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Playing Since: 2007
Experience Level: Intermediate
Erwin has made 2 recent additions to Banjo Hangout
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Occupation: IT Developer
Deering Sierra : a wonderful instrument !
Gold Tone CC-100R : a beginner's banjo, but of good quality and a nice sound !
there are so many of them.... Well, "Rawhide" of Belgium is pretty darned good !
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Last Visit 4/26/2015
Sunday, April 12, 2015 @4:02:31 AM
Wow, what a week this was ! I've just come back from Sore Fingers, and it was just amazing. All my expectations were met, and even far beyond !
First, I signed up for Ned Luberecki because I've seen him on YouTube and he seemed a funny guy. Boy, speaking of funny, he is the real deal ! We had a great time in class, laughing with all his silly jokes or ludicrous stories ! But he always stayed on topic and it not detriment the information, rather the opposite ! And boy, can he play the banjo ! And not only "playing" in the musical sense, but "playing" as in "having fun with it". For example, the banjo was laying on the desk (yes, there was a desk for the tutor !), and he had a marker in his hand ready to write on the whiteboard. But suddenly he used the marker to hit the strings of the banjo, you know like a cimbalom-player, making the opening tune of "Bonanza" !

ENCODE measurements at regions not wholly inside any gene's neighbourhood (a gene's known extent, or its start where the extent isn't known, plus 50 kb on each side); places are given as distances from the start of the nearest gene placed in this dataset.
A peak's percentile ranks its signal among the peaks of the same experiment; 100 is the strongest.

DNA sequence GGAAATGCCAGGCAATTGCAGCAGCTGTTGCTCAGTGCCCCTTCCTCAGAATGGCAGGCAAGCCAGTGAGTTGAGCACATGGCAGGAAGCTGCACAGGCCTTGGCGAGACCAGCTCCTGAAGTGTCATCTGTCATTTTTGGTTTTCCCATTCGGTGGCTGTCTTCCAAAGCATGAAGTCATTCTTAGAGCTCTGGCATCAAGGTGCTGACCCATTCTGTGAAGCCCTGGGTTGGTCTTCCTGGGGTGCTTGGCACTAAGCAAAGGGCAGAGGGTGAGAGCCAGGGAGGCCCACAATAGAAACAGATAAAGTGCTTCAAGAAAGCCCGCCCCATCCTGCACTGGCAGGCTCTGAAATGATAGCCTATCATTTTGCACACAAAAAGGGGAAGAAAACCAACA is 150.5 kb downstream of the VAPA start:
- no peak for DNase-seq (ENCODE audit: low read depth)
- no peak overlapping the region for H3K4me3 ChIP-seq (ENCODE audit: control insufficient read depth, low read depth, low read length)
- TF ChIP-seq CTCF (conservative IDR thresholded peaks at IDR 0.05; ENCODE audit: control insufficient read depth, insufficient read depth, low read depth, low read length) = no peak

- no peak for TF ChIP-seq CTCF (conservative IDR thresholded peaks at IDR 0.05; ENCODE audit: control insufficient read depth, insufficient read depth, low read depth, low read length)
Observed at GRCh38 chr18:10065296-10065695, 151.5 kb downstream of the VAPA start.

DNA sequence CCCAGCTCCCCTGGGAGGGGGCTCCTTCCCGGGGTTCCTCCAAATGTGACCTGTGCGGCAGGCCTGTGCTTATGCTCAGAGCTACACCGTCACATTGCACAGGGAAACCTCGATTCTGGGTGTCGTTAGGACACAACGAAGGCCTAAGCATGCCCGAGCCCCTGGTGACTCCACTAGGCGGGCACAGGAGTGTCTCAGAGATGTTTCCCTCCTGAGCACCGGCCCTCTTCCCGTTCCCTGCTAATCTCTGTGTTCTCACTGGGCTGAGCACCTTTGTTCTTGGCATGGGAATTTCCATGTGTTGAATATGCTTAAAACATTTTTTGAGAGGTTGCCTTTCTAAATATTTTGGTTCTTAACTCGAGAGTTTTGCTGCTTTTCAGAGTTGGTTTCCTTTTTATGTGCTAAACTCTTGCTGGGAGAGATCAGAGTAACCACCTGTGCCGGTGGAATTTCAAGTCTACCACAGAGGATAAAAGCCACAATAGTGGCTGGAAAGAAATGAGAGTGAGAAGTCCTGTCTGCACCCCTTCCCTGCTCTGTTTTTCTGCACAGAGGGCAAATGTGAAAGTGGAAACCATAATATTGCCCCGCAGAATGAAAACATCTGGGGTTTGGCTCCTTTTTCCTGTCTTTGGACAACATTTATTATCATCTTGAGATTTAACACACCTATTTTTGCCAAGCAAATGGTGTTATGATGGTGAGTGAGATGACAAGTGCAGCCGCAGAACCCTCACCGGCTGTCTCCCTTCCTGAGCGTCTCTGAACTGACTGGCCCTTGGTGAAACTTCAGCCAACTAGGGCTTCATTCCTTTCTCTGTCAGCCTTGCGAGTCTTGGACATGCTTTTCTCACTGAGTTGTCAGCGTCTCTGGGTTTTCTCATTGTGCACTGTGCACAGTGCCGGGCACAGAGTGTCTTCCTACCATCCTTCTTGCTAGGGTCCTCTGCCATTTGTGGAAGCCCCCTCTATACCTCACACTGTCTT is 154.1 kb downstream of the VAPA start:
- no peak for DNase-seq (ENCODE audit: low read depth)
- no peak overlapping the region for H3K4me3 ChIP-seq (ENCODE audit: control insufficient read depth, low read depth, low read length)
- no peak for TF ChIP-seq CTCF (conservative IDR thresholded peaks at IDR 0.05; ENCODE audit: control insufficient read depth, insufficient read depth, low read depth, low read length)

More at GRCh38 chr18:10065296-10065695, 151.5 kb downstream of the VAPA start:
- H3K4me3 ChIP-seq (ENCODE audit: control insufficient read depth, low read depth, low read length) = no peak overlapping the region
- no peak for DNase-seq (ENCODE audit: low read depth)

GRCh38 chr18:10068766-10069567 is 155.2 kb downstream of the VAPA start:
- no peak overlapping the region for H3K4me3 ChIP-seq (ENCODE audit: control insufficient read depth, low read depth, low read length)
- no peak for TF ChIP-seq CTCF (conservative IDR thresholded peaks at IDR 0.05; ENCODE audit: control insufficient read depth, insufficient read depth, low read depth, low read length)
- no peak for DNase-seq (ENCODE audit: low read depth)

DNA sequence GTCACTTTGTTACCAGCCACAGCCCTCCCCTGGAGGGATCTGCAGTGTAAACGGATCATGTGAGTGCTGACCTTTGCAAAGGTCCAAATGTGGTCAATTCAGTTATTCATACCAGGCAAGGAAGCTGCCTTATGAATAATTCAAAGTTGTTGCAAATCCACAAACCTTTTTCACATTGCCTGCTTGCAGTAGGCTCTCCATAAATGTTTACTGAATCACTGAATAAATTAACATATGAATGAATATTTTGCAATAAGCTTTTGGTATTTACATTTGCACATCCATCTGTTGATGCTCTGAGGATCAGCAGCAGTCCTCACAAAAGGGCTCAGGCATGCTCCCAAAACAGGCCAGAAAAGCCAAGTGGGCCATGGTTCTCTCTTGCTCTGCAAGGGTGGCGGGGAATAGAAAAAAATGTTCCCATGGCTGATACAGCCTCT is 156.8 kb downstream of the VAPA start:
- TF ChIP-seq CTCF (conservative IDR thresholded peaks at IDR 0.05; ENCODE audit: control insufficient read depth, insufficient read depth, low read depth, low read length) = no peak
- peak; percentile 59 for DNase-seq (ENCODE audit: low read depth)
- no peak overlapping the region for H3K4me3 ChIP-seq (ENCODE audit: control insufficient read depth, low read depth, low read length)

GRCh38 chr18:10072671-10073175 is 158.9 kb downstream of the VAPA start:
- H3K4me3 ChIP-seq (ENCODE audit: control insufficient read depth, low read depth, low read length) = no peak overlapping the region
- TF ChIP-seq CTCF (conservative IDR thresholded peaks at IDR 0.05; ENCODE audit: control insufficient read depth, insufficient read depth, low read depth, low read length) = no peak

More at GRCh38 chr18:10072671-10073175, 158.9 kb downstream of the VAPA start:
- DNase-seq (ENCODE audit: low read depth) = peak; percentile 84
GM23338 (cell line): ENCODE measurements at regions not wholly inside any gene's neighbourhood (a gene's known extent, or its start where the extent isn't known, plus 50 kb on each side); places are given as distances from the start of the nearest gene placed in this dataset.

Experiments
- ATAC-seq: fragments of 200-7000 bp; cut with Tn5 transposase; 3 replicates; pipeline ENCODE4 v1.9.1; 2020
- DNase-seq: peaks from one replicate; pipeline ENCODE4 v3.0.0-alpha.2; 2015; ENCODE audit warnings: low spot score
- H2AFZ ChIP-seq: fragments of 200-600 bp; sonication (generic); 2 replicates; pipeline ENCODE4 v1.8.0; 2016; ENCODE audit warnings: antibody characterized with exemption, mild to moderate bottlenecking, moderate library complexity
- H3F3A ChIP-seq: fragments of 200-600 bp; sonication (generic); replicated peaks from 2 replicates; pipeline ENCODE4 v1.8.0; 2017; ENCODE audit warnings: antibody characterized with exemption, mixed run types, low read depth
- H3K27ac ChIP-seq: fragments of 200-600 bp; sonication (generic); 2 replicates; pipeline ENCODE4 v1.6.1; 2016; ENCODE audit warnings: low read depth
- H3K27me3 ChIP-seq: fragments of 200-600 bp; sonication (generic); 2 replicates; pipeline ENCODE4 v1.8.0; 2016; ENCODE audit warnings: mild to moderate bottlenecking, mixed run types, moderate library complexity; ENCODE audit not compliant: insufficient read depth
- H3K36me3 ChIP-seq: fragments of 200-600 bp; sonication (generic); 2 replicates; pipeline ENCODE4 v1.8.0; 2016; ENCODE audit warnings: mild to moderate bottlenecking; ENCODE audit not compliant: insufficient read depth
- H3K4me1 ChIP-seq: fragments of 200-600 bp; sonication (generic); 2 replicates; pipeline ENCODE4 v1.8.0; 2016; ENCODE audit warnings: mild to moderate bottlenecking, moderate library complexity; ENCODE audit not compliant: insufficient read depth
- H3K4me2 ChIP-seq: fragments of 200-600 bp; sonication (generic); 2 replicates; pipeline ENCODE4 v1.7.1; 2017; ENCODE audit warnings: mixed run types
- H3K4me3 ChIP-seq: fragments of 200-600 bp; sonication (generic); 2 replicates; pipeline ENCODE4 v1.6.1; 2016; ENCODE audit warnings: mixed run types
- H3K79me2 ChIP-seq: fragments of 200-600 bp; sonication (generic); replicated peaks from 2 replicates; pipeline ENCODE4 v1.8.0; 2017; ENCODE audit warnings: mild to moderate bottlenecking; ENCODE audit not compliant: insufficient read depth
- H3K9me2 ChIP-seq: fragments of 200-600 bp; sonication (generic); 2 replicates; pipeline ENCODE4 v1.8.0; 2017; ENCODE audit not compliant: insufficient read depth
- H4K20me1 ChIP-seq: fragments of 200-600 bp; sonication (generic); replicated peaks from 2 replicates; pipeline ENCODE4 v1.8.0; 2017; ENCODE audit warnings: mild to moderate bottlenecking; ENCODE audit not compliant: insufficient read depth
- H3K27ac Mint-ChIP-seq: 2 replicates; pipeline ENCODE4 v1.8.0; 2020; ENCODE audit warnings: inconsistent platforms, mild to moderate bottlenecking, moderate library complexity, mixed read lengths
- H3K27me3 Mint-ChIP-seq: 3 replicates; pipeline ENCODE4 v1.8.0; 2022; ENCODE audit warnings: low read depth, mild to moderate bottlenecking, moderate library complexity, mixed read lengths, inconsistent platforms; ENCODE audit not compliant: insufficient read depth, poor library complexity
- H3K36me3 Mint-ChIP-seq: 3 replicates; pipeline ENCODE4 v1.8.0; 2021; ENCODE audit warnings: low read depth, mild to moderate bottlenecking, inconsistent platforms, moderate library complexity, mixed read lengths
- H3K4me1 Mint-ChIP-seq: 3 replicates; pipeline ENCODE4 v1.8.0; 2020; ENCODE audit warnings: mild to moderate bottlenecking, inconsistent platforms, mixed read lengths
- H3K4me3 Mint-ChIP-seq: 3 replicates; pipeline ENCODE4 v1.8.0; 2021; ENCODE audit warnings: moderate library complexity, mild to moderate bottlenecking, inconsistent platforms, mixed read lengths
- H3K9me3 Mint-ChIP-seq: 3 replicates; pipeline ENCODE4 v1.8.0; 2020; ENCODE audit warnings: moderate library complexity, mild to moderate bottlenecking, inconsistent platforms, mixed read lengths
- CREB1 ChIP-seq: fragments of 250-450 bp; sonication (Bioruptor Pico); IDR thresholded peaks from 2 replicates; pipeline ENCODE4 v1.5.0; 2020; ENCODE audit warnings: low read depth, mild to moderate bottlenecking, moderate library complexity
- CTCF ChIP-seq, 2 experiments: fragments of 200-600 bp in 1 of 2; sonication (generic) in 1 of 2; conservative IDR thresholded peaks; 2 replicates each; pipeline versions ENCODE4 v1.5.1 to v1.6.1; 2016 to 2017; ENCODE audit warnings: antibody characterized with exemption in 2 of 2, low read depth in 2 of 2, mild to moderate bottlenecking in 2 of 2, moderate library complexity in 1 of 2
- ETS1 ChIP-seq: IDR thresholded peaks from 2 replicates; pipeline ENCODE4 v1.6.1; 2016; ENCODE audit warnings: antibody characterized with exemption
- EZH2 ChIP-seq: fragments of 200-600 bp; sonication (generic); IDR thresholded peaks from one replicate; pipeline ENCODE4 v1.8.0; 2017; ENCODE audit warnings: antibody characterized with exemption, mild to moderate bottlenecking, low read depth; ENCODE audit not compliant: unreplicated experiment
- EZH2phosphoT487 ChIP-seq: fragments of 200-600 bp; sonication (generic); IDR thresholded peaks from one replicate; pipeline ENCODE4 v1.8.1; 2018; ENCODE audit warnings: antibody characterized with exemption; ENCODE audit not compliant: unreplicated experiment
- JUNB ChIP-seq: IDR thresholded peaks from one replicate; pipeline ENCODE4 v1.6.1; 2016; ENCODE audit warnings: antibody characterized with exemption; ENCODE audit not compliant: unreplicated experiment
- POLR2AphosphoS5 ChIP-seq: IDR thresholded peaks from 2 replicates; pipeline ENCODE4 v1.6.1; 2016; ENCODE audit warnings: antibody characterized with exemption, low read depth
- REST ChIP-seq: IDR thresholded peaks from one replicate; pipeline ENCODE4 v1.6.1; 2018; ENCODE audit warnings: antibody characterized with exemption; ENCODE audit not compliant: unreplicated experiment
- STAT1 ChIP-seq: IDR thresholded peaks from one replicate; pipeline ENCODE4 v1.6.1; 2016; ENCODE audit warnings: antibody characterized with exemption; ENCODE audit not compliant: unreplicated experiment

But being serious for a moment, I came to Sore Fingers with only one question : "What do I practice ?". Lately I felt a bit being stuck in a rut, not having a proper practice routine for the banjo like I have for the guitar. I just noodle around, practice some basic techniques, but not in a systematic way, play a song or two that I know... and before you know, it's time to go to bed and you feel you haven't done anything ! So, I came to Sore Fingers with that question. And BOOM ! On the first day, Ned - out of the blue, without me asking him - answered that question :
- practice the forward roll, alternated with standard licks, and incorporate new licks steadily
- practice the Foggy Mountain roll (slightly modified : replace the first two eight notes by 1 quarter note), with 2 finger partial chords on the first 2 strings, based on the 3 chord shapes (barre, F & D), changing position with every new roll.
- practice at least 1x/week to have good tone. Never mind speed or fanciness, just good tone (in rolls, PO, HO, slides, melodic, single string, ...)
These are the main guidelines Ned gave. There are some minor ones, but I guess you have to attend one of Ned's workshops to have the full picture.
But that was not all I learned ! In the evening, there was also what was called "Electives" : classes that you can choose to go to or not. I chose a class "Gypsy Chords". That class was mainly aimed at guitar-players, but I went there with my banjo, and I could make several of the jazz-chords. And it sounded really nice ! So, I began to feel a renewed appetite for jazz ! One of my roommates, Claude Robin, who's a very good banjo-player, and the sweetest guy you can imagine, suggested me to buy the books by Pat Cloud (and I ordered them yesterday !). He said that the books are good exercise for any banjo-player, even when you are not into jazz.
So, there, that were for me the important things of Sore Fingers that happened on the musical level.
But there was so much more : getting to see Tony Trischa again, accompanying Ned Luberecki in class when he played a blues, shaking the hand of Bruce Molsky, the student's concerts, the tutors' showcases, the final tutors' concert, the friendships, the laughter, the music.... it was all great, great, GREAT !
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